A DUI Lawyer’s Advice For An Older Generation

Written by Guest Author

Nobody can dispute that driving under the influence (DUI) is a reckless and dangerous criminal offense, however, many older individual’s grew up during a time where DUI was not taken as seriously as it is today and do not grasp how serious it really is or that it is no longer socially acceptable to even have 1 or 2 drinks before getting behind the wheel. DUI lawyers often encounter this issue when older individuals are pulled over by police and are shocked to learn they are being arrested for DUI.


A Brief History of DUI

For decades, drunk driving was viewed as accidental or a simple mistake. It was not looked at in a serious manner and was just something that everyone did. While many states began enacting laws against DUI and setting limits on a driver’s blood alcohol content (BAC) (starting with Indiana in 1939), it was rare that these laws were fully enforced and police officers typically looked the other way or simply gave a drunk driver a ride home.  DUI was at a much lower level of public awareness than it is today and it was very difficult to get a DUI charge unless a driver caused an accident.

It was not until the 1980’s when a number of DUI-related events jumpstarted public awareness of DUI and began molding the law into what it is today, particularly the foundation of the Mothers Against Drunk Driving (MADD) in 1980 and the national legal drinking age being set to 21 in 1984. The 1980’s were a jumping-off point and beginning in the early 1990’s, states began individually adopting .08% as the legal limit for BAC and took until July of 2004 for the entire United States to adopt .08% as the national standard. The increase in legislation and public awareness of the inherent dangers of driving under the influence essentially forced the hand of law enforcement agencies to crack down on drunk drivers and has made DUI into the serious crime it is today.

How much is too much?

While BAC limits were being established by states as early as 1939, prior to the 1980’s, those individuals who were actually arrested and charged with DUI were typically so intoxicated that they caused accidents, injuries, or death.  Since there was not much public awareness of the connection between drinking and driving, it was commonplace to believe that so long as a driver does not have so much to drink that he or she could get home without causing harm, DUI wasn’t an issue. Experienced DUI lawyers currently see this “old-school” mentality in many older Americans which has led to a significant amount of DUI-related arrests.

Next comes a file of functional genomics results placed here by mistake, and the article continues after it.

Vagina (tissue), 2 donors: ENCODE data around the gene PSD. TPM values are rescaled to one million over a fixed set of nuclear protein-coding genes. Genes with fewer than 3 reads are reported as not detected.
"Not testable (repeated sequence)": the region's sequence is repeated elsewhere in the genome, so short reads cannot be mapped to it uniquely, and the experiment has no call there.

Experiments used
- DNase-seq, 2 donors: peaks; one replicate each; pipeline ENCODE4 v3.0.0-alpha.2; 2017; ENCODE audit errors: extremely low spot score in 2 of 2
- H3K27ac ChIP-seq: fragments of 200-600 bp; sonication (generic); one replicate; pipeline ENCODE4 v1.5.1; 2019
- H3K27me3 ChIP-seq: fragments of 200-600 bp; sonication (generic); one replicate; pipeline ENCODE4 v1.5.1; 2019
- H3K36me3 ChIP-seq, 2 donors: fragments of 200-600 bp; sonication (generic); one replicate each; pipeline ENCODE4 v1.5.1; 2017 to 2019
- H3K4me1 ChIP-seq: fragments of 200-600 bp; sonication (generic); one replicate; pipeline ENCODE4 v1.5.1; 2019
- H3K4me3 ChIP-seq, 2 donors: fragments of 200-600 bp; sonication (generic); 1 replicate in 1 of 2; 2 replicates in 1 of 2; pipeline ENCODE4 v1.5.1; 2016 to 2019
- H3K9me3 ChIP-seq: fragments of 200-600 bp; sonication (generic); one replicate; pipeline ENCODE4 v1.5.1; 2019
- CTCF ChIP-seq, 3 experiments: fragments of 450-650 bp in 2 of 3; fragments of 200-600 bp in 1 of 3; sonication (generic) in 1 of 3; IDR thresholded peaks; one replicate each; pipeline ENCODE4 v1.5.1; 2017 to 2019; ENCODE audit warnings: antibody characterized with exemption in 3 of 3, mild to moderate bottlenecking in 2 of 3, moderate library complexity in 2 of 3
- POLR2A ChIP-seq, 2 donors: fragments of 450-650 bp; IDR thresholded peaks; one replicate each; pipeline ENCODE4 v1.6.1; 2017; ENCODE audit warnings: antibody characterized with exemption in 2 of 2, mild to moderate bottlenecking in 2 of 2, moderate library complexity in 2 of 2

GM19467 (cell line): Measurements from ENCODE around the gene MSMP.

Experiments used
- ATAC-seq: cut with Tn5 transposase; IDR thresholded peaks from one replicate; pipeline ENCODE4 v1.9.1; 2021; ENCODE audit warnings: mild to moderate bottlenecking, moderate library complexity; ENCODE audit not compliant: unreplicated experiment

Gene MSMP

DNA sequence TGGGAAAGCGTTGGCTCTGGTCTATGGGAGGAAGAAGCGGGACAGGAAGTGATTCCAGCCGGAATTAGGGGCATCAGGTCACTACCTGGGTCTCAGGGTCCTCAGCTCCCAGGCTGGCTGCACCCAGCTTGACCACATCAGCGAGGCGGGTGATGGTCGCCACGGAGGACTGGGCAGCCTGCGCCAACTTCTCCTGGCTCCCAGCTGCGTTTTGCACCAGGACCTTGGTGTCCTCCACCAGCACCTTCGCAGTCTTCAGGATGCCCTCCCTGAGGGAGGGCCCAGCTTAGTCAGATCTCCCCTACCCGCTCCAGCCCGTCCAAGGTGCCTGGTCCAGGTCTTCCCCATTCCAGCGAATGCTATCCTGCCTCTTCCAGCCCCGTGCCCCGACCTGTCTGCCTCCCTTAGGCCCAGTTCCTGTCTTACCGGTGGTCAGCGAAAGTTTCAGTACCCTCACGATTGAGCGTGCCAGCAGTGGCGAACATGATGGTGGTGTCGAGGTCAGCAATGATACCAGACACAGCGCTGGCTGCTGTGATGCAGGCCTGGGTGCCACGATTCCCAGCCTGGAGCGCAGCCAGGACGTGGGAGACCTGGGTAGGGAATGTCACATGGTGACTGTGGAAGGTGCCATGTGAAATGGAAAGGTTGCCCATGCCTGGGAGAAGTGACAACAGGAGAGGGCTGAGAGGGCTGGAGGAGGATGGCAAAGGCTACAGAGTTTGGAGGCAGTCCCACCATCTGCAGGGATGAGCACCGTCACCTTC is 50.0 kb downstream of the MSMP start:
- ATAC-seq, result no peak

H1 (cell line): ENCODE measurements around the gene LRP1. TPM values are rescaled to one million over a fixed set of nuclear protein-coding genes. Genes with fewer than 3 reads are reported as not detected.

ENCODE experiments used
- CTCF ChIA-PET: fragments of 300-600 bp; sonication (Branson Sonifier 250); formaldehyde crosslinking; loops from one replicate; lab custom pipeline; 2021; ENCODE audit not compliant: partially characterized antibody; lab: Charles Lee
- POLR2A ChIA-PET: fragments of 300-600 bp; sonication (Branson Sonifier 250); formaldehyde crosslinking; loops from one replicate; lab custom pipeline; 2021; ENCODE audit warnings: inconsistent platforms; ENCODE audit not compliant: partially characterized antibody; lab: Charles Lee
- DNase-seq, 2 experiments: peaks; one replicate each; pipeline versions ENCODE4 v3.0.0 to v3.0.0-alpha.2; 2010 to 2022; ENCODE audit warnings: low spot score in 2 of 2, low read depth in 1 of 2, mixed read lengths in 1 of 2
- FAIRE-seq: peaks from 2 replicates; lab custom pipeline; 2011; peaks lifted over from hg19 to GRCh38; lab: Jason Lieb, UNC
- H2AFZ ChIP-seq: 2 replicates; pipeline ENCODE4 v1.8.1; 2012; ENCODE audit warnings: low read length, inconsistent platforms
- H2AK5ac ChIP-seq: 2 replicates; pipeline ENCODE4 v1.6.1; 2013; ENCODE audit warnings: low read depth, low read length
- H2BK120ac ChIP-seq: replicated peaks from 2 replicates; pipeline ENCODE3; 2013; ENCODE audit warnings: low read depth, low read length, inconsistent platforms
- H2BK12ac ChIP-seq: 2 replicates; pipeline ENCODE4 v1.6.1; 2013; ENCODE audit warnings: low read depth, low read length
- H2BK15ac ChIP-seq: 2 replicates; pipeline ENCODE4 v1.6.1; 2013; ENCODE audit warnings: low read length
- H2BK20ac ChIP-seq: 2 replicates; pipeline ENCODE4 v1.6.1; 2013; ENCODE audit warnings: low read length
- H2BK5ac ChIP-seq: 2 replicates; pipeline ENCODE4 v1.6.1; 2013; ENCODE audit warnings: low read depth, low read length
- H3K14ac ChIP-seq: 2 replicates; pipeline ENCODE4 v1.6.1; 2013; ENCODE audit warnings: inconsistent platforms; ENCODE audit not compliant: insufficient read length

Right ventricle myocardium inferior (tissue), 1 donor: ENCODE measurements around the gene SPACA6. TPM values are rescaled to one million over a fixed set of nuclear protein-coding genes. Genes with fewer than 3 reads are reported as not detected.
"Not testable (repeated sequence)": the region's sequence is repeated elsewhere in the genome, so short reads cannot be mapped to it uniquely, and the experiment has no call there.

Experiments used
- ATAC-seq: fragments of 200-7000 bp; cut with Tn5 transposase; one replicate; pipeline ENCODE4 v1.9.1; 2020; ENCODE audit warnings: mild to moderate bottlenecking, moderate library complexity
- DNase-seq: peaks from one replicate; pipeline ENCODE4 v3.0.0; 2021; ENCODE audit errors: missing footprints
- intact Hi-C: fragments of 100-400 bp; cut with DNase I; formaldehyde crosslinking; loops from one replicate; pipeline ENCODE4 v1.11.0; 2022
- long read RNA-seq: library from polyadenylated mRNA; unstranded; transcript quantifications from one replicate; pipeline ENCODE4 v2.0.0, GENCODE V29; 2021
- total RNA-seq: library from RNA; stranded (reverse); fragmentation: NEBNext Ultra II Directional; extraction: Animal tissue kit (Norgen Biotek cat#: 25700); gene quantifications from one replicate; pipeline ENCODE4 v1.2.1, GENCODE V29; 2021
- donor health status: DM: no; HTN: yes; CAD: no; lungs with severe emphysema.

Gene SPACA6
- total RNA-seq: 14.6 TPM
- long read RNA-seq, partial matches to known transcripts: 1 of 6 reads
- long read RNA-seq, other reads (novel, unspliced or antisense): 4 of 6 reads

While it is not uncommon to overhear someone say, “I’ll just have a few glasses of wine with dinner… I’ll still be fine to drive home” or “I’ll just stop off at the bar for 2 or 3 beers on my way home from work,” these are the situations that can land someone in jail.  Depending on a number of factors including the sex of the drinker, differing metabolism rates, various health issues and the combination of medications that might be taken, drinking frequency, or the amount of food in the stomach, it may not take much for a person to reach the .08% BAC limit and many do not even feel that their driving is be impaired at that level.  DUI lawyers commonly explain how important this concept is to understand, as those who have the “old-school” mentality about drinking and driving may insist on driving home after a few drinks thinking “I’ve done this 100 times before.”

Things to keep in mind

  • You do not have to feel impaired to be arrested for DUI, as .08% is not difficult to reach.
  • While police do have a lot of discretion in deciding whether to arrest you for DUI, it is not like it was 30-40 years ago. Any experienced DUI lawyer will explain that you would be hard-pressed to find a police officer who will simply give you a ride home if you are pulled over for drunk driving. You will be pulled over, arrested or cited, and charged with DUI.
  • The legal consequences for DUI, while different in each state, are much more significant than they used to be and typically include significant fines/costs, license suspension periods, probation, and/or potential jail time, as well as a criminal record and increased insurance premiums.
  • The public opinion on DUI has changed drastically, from once being viewed as a simple mistake that everyone does to a serious criminal offense that has a stigma attached to it.

About the author:

Alex Magid, Esquire is a Pennsylvania DUI Lawyer at The Martin Law Firm, P.C., located in Blue Bell, PA. Attorney Magid provides legal representation in the areas of DUI and criminal defense as well as wills, trusts, and estates. Alex is a graduate of Penn State University, where he earned his degree in Crime, Law & Justice. To read more of Attorney Magid’s work, please visit

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